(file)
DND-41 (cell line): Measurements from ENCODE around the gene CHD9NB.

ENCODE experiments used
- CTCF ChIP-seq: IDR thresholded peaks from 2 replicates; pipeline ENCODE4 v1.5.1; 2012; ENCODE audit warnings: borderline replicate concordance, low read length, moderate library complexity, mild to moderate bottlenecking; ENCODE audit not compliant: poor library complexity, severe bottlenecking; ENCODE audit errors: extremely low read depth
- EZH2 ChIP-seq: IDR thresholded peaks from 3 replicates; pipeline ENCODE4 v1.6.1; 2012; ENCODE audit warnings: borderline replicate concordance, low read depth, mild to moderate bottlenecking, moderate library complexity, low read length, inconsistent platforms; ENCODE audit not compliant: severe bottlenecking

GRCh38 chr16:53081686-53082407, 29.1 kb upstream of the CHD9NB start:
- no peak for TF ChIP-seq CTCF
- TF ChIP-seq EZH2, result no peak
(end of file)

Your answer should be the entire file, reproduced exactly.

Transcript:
DND-41 (cell line): Measurements from ENCODE around the gene CHD9NB.

ENCODE experiments used
- CTCF ChIP-seq: IDR thresholded peaks from 2 replicates; pipeline ENCODE4 v1.5.1; 2012; ENCODE audit warnings: borderline replicate concordance, low read length, moderate library complexity, mild to moderate bottlenecking; ENCODE audit not compliant: poor library complexity, severe bottlenecking; ENCODE audit errors: extremely low read depth
- EZH2 ChIP-seq: IDR thresholded peaks from 3 replicates; pipeline ENCODE4 v1.6.1; 2012; ENCODE audit warnings: borderline replicate concordance, low read depth, mild to moderate bottlenecking, moderate library complexity, low read length, inconsistent platforms; ENCODE audit not compliant: severe bottlenecking

GRCh38 chr16:53081686-53082407, 29.1 kb upstream of the CHD9NB start:
- no peak for TF ChIP-seq CTCF
- TF ChIP-seq EZH2, result no peak